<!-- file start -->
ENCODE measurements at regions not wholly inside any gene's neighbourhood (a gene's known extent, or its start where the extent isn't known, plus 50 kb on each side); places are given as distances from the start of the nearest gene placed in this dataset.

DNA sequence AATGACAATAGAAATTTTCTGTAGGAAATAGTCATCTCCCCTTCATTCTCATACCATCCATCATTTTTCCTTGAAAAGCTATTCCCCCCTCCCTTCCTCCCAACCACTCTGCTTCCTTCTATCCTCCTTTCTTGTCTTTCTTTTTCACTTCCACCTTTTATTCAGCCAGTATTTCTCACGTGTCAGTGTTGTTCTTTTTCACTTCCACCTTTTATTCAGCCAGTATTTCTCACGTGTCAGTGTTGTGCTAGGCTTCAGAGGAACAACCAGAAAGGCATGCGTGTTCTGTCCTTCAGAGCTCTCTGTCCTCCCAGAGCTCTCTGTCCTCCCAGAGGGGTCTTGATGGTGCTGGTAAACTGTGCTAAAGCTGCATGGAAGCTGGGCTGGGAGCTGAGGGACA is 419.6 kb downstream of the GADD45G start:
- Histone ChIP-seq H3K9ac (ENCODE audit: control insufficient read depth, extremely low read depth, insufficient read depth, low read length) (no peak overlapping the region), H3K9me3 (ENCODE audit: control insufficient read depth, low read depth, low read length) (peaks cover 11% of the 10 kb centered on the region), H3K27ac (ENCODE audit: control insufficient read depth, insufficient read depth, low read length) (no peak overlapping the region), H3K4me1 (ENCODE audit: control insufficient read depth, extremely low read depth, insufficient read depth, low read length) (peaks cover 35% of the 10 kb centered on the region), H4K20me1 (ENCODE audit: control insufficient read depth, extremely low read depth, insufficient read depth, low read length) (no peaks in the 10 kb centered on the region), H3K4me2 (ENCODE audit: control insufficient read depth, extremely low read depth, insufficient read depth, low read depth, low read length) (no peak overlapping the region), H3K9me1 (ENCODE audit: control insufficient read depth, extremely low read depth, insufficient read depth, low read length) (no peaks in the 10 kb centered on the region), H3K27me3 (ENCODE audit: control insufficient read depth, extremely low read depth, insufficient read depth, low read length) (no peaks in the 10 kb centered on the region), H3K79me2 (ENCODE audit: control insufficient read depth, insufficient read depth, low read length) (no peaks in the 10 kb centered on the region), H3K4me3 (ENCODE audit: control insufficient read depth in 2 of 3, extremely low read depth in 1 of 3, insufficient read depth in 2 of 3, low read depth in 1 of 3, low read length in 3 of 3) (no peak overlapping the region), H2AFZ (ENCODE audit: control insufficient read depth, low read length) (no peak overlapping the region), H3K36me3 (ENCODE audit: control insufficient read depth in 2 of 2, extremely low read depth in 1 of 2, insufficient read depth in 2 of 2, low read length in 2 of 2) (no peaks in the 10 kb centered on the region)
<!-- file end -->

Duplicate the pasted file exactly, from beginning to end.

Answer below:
ENCODE measurements at regions not wholly inside any gene's neighbourhood (a gene's known extent, or its start where the extent isn't known, plus 50 kb on each side); places are given as distances from the start of the nearest gene placed in this dataset.

DNA sequence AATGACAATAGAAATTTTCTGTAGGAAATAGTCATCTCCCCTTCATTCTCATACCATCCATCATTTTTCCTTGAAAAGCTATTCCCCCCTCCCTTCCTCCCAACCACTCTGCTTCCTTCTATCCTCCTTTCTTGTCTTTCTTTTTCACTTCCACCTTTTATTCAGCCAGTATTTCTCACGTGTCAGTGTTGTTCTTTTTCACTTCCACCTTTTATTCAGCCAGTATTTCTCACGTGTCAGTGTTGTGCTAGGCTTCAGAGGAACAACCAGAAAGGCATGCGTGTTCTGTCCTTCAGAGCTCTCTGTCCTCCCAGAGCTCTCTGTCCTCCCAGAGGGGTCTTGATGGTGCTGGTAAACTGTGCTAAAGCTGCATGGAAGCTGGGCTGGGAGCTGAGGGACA is 419.6 kb downstream of the GADD45G start:
- Histone ChIP-seq H3K9ac (ENCODE audit: control insufficient read depth, extremely low read depth, insufficient read depth, low read length) (no peak overlapping the region), H3K9me3 (ENCODE audit: control insufficient read depth, low read depth, low read length) (peaks cover 11% of the 10 kb centered on the region), H3K27ac (ENCODE audit: control insufficient read depth, insufficient read depth, low read length) (no peak overlapping the region), H3K4me1 (ENCODE audit: control insufficient read depth, extremely low read depth, insufficient read depth, low read length) (peaks cover 35% of the 10 kb centered on the region), H4K20me1 (ENCODE audit: control insufficient read depth, extremely low read depth, insufficient read depth, low read length) (no peaks in the 10 kb centered on the region), H3K4me2 (ENCODE audit: control insufficient read depth, extremely low read depth, insufficient read depth, low read depth, low read length) (no peak overlapping the region), H3K9me1 (ENCODE audit: control insufficient read depth, extremely low read depth, insufficient read depth, low read length) (no peaks in the 10 kb centered on the region), H3K27me3 (ENCODE audit: control insufficient read depth, extremely low read depth, insufficient read depth, low read length) (no peaks in the 10 kb centered on the region), H3K79me2 (ENCODE audit: control insufficient read depth, insufficient read depth, low read length) (no peaks in the 10 kb centered on the region), H3K4me3 (ENCODE audit: control insufficient read depth in 2 of 3, extremely low read depth in 1 of 3, insufficient read depth in 2 of 3, low read depth in 1 of 3, low read length in 3 of 3) (no peak overlapping the region), H2AFZ (ENCODE audit: control insufficient read depth, low read length) (no peak overlapping the region), H3K36me3 (ENCODE audit: control insufficient read depth in 2 of 2, extremely low read depth in 1 of 2, insufficient read depth in 2 of 2, low read length in 2 of 2) (no peaks in the 10 kb centered on the region)